Welcome. This is my blog, and you're my most coveted guest. If I seem a bit too intense, it's only because I have so much that I want to share with you, and I can see that you're eager to begin as well. So, please...make yourself at home, sip an East India cocktail (I blended the pomegranate juice myself), and sample some of my domestic and imported Arcana: useless, but fascinating information about Victoriana, Steampunk and other favoured topics; music which evokes that dark, lost Lenore sensibility; and other pleasant or, perhaps, unsettling non sequiters whispered in a darkened room. Linger long or short, leave a comment or refrain, but remember to come back soon to play a (shhhh) parlour game.
Velkommen. Dette er min blog, og du er min mest eftertragtedegæst. Hvis jeg synes en smule for intenst, det er kunfordi jeg har så meget at jeg vil dele med jer, og jeg kanse, at du er ivrig efter at begynde så godt. kan du ...føl dig hjemme, sip et East India cocktail (jeg blandetden granatæble juice mig selv), og prøve nogle af mine indenlandske o importerede Arcana: ubrugelig, menfascinerende oplysninger om Victoriana, Steampunkog andre begunstigede emner; musik der fremkalderdenne mørke, mistede Lenore sensibilitet, og andrebehagelige eller måske foruroligende, ikke sequitershviskede i et mørkelagt rum. Linger lang eller kort,efterlade en kommentar eller afstå, men husk at komme tilbage snart til at spille en (Shhhh) selskabsleg.


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I love my grown children, miss all the dogs I ever had, and I cry at the drop of a hat, I believe in true love, destiny, fairness, and compassion. If I could be anywhere right now, it would be the ocean. My favorite city is New York, but I am always longing for London and craving more time in Copenhagen. I'm drawn to desolate places, deserted buildings, and unknown byways. I don't care how society perceives me as long as my gut tells me that what I'm doing is right. I am interested in paranormal things, spiritual things, historical things, and things that glow at night. I like to drink, I smoke when I write, I can't stand small talk, and despite my quick temper, I would rather kiss than fight. I'm selfish with my writing time, a spendthrift with my love. My heart has been broken so many times that it's held together with super glue and duct tape. The upside is that, next time, I won't be tempted to give away what I no longer have to give. But I will let you buy me a Pink Squirrel.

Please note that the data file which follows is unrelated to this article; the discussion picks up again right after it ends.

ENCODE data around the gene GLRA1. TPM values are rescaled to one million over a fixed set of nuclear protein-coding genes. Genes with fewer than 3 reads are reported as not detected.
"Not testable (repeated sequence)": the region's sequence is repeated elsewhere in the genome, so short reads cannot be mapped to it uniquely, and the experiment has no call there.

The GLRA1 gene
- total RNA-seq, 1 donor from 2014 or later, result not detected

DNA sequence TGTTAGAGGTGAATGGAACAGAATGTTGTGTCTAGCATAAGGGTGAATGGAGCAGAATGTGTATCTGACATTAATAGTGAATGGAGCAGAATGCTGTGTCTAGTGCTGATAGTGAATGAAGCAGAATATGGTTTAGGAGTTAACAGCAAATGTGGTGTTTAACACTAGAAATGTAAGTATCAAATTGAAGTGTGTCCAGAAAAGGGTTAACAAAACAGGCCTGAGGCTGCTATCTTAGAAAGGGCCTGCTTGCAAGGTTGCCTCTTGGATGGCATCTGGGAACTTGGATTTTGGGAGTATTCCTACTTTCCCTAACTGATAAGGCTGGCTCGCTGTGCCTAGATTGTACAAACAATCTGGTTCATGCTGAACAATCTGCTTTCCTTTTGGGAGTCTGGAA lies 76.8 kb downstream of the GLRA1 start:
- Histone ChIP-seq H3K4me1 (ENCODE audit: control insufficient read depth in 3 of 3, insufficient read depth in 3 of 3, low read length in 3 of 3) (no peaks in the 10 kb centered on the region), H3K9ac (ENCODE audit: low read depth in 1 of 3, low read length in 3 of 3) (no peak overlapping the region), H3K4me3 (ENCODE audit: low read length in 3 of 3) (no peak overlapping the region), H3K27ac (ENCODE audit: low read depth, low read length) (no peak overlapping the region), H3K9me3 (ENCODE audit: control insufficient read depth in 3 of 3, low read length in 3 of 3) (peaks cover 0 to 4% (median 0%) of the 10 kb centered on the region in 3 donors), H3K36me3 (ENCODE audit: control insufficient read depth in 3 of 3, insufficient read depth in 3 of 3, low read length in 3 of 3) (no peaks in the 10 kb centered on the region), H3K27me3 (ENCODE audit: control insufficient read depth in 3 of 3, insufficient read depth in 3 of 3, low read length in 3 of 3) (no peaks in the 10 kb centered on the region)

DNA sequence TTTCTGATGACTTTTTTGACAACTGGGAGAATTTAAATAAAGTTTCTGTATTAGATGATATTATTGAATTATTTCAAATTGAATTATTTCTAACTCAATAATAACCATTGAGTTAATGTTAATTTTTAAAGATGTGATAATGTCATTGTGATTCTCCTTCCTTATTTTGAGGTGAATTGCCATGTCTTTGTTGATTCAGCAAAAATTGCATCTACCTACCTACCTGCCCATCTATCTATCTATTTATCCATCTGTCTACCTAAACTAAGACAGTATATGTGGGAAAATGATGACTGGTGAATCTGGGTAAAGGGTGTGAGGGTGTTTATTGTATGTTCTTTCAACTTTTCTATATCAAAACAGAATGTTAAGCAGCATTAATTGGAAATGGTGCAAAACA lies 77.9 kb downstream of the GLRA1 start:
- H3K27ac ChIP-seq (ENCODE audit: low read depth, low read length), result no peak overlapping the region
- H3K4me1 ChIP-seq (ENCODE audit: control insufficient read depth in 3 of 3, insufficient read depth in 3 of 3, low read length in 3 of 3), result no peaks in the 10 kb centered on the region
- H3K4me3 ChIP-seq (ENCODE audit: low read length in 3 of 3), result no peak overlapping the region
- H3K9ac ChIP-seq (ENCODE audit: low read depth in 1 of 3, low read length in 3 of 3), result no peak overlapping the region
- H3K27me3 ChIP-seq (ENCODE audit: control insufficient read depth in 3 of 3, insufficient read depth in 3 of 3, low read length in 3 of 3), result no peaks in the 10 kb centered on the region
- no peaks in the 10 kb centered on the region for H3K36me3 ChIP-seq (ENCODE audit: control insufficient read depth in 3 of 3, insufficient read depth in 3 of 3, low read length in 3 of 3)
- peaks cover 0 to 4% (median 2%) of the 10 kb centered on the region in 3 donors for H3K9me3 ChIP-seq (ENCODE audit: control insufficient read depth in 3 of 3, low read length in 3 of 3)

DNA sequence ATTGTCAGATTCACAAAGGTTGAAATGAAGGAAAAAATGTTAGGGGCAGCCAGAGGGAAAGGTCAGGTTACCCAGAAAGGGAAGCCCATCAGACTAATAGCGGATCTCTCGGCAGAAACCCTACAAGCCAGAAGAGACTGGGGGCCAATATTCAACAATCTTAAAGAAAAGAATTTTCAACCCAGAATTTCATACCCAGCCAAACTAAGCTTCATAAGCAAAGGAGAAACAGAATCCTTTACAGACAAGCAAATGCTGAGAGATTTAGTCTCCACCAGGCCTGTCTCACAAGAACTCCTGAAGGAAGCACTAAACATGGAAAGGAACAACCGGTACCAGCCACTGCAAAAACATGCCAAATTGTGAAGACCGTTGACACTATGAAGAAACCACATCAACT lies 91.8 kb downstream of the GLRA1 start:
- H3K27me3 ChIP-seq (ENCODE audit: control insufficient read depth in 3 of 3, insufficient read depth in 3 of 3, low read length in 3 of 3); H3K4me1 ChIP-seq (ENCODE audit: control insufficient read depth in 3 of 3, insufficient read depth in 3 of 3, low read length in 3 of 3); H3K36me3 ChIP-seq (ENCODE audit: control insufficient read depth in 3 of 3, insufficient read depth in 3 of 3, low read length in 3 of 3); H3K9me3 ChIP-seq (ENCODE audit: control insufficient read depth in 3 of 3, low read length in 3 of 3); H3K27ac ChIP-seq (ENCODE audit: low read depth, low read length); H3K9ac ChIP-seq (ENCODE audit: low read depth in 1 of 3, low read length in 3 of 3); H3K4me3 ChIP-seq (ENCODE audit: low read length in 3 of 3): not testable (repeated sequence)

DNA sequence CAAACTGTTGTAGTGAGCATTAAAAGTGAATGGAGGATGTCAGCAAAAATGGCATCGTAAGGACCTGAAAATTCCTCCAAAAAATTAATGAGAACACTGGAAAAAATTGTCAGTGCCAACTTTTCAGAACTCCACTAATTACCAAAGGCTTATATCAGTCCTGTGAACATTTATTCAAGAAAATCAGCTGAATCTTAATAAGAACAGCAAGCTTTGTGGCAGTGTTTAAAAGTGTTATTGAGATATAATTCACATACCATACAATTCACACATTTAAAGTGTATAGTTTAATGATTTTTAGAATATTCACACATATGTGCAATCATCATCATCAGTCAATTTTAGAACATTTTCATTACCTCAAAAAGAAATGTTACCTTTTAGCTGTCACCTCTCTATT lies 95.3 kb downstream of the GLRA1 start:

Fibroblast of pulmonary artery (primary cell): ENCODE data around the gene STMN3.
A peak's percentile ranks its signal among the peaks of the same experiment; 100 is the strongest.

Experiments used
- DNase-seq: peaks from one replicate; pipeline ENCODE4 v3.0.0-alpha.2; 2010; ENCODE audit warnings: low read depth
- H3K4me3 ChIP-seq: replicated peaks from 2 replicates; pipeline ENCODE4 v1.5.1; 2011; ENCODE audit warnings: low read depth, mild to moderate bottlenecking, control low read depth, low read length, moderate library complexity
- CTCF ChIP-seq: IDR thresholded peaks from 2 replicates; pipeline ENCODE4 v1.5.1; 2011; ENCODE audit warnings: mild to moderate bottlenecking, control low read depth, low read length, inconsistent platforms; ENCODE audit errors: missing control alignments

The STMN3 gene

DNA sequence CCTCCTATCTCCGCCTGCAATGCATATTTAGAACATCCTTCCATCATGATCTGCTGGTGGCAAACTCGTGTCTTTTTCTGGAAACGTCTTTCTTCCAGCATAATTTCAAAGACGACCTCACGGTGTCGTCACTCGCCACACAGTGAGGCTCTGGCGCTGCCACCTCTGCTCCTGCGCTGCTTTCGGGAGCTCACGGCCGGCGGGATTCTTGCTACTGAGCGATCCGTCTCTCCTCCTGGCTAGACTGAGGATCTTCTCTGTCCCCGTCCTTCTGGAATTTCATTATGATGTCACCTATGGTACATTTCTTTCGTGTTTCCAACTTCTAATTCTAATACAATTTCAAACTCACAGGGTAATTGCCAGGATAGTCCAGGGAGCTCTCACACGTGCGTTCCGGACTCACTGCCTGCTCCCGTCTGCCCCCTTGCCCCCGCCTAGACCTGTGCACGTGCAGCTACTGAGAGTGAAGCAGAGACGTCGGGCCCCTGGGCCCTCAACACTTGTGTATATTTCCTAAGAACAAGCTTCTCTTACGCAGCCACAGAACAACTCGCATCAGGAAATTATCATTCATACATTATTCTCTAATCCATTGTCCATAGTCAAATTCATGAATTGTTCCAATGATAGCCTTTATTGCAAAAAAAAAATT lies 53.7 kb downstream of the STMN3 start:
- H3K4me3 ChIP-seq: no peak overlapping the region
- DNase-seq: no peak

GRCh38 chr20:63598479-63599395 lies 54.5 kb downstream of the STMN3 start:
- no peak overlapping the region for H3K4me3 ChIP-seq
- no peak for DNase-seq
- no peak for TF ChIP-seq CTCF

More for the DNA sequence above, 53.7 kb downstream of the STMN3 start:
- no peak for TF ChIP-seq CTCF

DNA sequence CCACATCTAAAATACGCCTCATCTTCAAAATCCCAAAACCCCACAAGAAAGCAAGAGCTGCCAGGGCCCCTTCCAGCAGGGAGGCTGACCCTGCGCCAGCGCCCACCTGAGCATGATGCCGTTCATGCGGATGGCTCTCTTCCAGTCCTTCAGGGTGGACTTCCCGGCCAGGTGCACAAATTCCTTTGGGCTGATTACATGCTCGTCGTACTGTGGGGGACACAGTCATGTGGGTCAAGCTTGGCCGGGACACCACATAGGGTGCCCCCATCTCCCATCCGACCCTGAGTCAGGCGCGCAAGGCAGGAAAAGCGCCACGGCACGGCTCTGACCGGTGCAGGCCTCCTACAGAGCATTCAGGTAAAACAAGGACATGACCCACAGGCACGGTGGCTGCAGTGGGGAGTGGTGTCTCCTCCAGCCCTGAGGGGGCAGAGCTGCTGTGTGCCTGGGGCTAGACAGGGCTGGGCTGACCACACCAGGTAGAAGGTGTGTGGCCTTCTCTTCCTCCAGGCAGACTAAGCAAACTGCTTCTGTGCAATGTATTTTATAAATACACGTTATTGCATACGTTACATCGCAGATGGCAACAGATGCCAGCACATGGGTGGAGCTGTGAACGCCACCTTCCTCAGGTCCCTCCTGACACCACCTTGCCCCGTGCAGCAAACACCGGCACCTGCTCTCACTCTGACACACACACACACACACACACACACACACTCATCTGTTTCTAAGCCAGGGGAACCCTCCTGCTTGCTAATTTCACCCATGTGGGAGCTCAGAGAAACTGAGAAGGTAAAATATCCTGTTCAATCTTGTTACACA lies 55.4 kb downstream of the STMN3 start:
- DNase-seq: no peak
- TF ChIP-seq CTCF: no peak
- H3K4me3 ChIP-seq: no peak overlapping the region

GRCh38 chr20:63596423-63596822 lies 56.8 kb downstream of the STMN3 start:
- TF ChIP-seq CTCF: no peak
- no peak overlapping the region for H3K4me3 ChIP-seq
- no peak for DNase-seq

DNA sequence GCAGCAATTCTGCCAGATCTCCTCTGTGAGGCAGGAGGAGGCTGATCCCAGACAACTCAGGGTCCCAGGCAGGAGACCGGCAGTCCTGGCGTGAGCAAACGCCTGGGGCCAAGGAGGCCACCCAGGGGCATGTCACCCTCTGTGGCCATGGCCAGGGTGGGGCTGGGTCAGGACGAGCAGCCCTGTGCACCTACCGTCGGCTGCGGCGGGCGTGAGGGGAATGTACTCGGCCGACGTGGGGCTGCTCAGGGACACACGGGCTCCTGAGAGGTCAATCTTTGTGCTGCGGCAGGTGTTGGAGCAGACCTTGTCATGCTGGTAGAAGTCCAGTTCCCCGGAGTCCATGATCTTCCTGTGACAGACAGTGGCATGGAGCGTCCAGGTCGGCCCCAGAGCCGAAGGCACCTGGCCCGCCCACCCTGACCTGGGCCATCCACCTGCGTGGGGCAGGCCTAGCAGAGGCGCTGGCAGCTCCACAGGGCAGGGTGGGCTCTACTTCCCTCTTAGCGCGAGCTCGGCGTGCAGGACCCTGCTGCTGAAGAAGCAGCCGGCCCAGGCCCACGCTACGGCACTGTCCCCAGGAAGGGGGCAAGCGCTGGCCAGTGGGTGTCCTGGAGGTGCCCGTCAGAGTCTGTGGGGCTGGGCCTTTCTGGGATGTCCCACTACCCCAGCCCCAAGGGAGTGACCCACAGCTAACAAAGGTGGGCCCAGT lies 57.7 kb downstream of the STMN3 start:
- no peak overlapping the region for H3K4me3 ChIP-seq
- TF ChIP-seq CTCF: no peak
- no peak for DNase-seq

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Helvede's så Nocturne

Helvede's så Nocturne
The raw, aching sadness with which the following words were typed has been reformatted to fit your screen. No need to adjust it. All names have been expunged to protect the innocent and the willfully insane.

Nocturne in G Flat major

Chopin, darkness, light, sand and wind, starlight tread. Beethoven, love, fear, madness, redemption in the night. Liszt, waltzing widows, desperate bargains, pleasure's secret plight. Now, then, before, always, forever. Promises made on lonely beaches, celestial summer's perfect kiss, passions quenched in salty breezes, the lure of distant mist-draped heights. Bitter interlude. Final, private nocturne. Burned down like a candle. Doomed bleeding beauty. Fated sacrificial night.
To be continued...

Gentle Visitor

Gentle Visitor
And now, Gentle Visitor, won't you please lend an eye (we've worked so hard)...
We love all things dark and mysterious, macabre and obscure, odd and unfathomable. Nothing is too strange or bizarre for our little blog. And although we would never presume to offer definitive answers to the great questions of life, we shall do our best to enlighten, inform and delight our visitors with our whimsical potpurri of facts, anecdotes, trivia and informational outpourings. We strive not to offend, but to edify those who wish to reach beyond their comfort zone and touch the fabric of another time and place, and of distant, but genuine worlds and lives. As Victorian-themed blogs go, ours may not be the most austere, nor the most comprehensive, but we know what we like, and if our readers like it as well, then all is as it should be in this ramshackle corner of our own personal Victorian empire.

A Musical Note

A Musical Note: We feel that our blog is best viewed when accompanied by one or more of the following musical selections. Then again, we also feel that our blog is best viewed when accompanied by a glass of absinthe, a bite of lemon cake, and a foot massage (preferably by someone you know). So, to paraphrase the otherwise completely irrelevant-to-our-blog Mr. Aleister Crowley, "Do what thou wilt...but be open to Chopin."

And now we begin

And now we begin
"One must strive to show decorum even when scrolling." Queen Victoria, Buckingham Palace Blog, August 11,1879

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Sunday, July 8, 2012